Overview of the DGRoads GIS program:
What is GIS?
GIS is a powerful computerized mapping system and informational database. GIS allows you to map features and store information about these features for easy analysis of any topic on a geographic basis. The new DGRoads Program is built to run in MapWindow open-source GIS.
How are we using GIS?
The Dirt and Gravel Road Maintenance Program is administered locally by 65 County Conservation Districts throughout Pennsylvania. These Districts use GIS to keep track of their program and to annually report activity to the program's overseeing body, the State Conservation Commission.
Customized GIS Interface
To create a system where 65 individual county conservation districts could use GIS to keep track of road projects in their particular county, a customized GIS application was developed at Penn State University. The customized application was designed to allow districts to enter and track road project information. By simplifying the GIS interface, district personnel with little knowledge of GIS are able to learn the Dirt and Gravel Road application with minimal training. The image to the right is a sample of the customized interface for Indiana County.
Each of Pennsylvania's 65 county conservation districts involved in the Dirt and Gravel Road Maintenance Program was given all necessary GIS data for their county. Using their customized GIS on portable computers, district personnel inventoried and assessed over 17,000 miles of unpaved roads throughout Pennsylvania. Over 16,500 verified pollution sites were found on those unpaved roads.
Conservation Districts are currently using the customized GIS interface to keep track of road projects. Figures such as cost, contacts, and rankings for each project are all entered with user-friendly dialog boxes like the one pictured to the right. This data is then stored by DGRoads in a master database where each data entry is linked to the location of that work site.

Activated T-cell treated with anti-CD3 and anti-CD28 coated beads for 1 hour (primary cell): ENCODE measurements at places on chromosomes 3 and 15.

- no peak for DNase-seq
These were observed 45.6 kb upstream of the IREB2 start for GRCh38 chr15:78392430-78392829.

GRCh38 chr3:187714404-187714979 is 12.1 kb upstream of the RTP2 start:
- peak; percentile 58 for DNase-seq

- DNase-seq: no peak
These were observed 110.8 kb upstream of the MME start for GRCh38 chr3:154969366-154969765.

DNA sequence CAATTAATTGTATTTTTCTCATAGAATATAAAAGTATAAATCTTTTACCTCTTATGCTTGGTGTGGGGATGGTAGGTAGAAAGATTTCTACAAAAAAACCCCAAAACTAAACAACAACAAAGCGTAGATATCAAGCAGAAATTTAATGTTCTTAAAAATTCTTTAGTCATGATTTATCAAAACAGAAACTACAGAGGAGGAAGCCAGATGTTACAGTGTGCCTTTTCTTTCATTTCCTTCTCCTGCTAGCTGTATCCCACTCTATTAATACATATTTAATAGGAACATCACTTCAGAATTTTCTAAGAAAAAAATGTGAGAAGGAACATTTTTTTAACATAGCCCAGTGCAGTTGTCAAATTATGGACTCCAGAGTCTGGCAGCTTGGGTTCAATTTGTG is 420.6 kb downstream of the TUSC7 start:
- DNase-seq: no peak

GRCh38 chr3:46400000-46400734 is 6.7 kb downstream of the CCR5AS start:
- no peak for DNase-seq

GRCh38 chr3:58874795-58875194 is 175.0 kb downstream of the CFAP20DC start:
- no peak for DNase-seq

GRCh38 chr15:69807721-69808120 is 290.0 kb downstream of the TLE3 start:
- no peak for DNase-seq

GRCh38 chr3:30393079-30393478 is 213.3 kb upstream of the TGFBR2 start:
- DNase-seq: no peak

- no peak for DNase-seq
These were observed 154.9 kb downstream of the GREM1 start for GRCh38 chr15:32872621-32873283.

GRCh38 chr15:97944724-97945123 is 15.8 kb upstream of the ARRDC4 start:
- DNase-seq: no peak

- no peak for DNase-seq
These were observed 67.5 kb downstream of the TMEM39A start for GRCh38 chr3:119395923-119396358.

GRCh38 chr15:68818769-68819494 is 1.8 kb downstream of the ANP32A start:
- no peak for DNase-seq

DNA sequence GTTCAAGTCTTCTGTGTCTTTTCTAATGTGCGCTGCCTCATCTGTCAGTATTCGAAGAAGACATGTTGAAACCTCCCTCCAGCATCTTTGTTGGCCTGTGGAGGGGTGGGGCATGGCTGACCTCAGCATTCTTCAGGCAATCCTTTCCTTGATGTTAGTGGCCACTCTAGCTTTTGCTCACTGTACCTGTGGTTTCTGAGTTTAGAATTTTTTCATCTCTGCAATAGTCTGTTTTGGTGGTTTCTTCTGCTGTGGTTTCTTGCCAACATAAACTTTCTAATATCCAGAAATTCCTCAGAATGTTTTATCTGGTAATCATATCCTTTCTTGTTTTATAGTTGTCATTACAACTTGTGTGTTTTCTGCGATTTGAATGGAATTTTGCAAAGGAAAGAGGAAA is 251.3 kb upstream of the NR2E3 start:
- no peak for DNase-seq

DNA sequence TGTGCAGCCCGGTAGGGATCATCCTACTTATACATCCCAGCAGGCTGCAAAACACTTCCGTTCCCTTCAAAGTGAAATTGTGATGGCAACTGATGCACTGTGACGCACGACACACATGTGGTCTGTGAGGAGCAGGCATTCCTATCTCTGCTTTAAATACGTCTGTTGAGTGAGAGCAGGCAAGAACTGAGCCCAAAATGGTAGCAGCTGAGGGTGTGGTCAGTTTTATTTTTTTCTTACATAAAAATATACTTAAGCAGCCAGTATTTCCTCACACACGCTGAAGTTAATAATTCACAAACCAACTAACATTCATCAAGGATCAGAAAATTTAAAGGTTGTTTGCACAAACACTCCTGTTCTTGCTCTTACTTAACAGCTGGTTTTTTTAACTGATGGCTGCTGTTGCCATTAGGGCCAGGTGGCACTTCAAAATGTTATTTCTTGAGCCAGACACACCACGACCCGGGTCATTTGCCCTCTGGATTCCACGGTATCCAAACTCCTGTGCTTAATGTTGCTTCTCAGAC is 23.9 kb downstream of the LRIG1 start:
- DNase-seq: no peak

The real power of the Dirt and Gravel Road Program's GIS is that it allows districts to report the progress of their road projects to the State Conservation Commission. Since all data for all worksites in a county is stored in a GIS database by the conservation district, compiling a statewide summary of this data is very simple. By simply sending their worksite files in to the Center for Dirt and Gravel Road Studies, a summary report can be generated with no transfer of actual paperwork.
Every year, conservation districts send their GIS files in to the Center for an annual summary report. Staff at the Center compiles and analyzes the data and presents it to the State Conservation Commission as a report on the status of the Dirt and Gravel Road Maintenance Program.
If you have any questions about the program's GIS, please contact Steve Bloser at firstname.lastname@example.org.